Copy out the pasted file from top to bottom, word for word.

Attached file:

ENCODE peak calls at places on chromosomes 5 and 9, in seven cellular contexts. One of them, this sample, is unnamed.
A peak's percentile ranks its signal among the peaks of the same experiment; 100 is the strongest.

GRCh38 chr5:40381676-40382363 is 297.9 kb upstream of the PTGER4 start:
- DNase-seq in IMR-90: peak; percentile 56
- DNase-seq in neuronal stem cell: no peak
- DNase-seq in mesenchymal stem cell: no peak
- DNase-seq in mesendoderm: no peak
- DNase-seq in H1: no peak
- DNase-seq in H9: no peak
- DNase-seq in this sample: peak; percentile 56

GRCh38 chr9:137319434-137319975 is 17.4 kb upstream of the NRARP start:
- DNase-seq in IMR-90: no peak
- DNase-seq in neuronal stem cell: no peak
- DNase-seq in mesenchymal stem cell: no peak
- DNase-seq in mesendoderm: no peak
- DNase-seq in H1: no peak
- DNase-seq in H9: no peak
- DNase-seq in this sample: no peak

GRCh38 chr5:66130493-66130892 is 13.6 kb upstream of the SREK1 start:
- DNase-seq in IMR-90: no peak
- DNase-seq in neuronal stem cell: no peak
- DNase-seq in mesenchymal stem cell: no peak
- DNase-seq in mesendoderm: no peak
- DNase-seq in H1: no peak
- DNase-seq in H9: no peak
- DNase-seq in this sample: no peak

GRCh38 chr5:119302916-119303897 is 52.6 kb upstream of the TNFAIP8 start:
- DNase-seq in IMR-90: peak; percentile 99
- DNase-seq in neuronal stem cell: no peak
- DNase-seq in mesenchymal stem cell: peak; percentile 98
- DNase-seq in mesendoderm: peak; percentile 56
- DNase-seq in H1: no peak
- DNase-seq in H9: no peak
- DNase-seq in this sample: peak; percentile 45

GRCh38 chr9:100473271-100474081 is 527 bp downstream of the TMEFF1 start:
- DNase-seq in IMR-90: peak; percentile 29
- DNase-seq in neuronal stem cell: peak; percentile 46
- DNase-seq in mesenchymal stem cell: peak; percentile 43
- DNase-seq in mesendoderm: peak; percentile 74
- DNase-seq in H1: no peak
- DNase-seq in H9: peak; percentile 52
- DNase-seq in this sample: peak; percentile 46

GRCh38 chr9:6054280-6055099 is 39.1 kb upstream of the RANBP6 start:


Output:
ENCODE peak calls at places on chromosomes 5 and 9, in seven cellular contexts. One of them, this sample, is unnamed.
A peak's percentile ranks its signal among the peaks of the same experiment; 100 is the strongest.

GRCh38 chr5:40381676-40382363 is 297.9 kb upstream of the PTGER4 start:
- DNase-seq in IMR-90: peak; percentile 56
- DNase-seq in neuronal stem cell: no peak
- DNase-seq in mesenchymal stem cell: no peak
- DNase-seq in mesendoderm: no peak
- DNase-seq in H1: no peak
- DNase-seq in H9: no peak
- DNase-seq in this sample: peak; percentile 56

GRCh38 chr9:137319434-137319975 is 17.4 kb upstream of the NRARP start:
- DNase-seq in IMR-90: no peak
- DNase-seq in neuronal stem cell: no peak
- DNase-seq in mesenchymal stem cell: no peak
- DNase-seq in mesendoderm: no peak
- DNase-seq in H1: no peak
- DNase-seq in H9: no peak
- DNase-seq in this sample: no peak

GRCh38 chr5:66130493-66130892 is 13.6 kb upstream of the SREK1 start:
- DNase-seq in IMR-90: no peak
- DNase-seq in neuronal stem cell: no peak
- DNase-seq in mesenchymal stem cell: no peak
- DNase-seq in mesendoderm: no peak
- DNase-seq in H1: no peak
- DNase-seq in H9: no peak
- DNase-seq in this sample: no peak

GRCh38 chr5:119302916-119303897 is 52.6 kb upstream of the TNFAIP8 start:
- DNase-seq in IMR-90: peak; percentile 99
- DNase-seq in neuronal stem cell: no peak
- DNase-seq in mesenchymal stem cell: peak; percentile 98
- DNase-seq in mesendoderm: peak; percentile 56
- DNase-seq in H1: no peak
- DNase-seq in H9: no peak
- DNase-seq in this sample: peak; percentile 45

GRCh38 chr9:100473271-100474081 is 527 bp downstream of the TMEFF1 start:
- DNase-seq in IMR-90: peak; percentile 29
- DNase-seq in neuronal stem cell: peak; percentile 46
- DNase-seq in mesenchymal stem cell: peak; percentile 43
- DNase-seq in mesendoderm: peak; percentile 74
- DNase-seq in H1: no peak
- DNase-seq in H9: peak; percentile 52
- DNase-seq in this sample: peak; percentile 46

GRCh38 chr9:6054280-6055099 is 39.1 kb upstream of the RANBP6 start: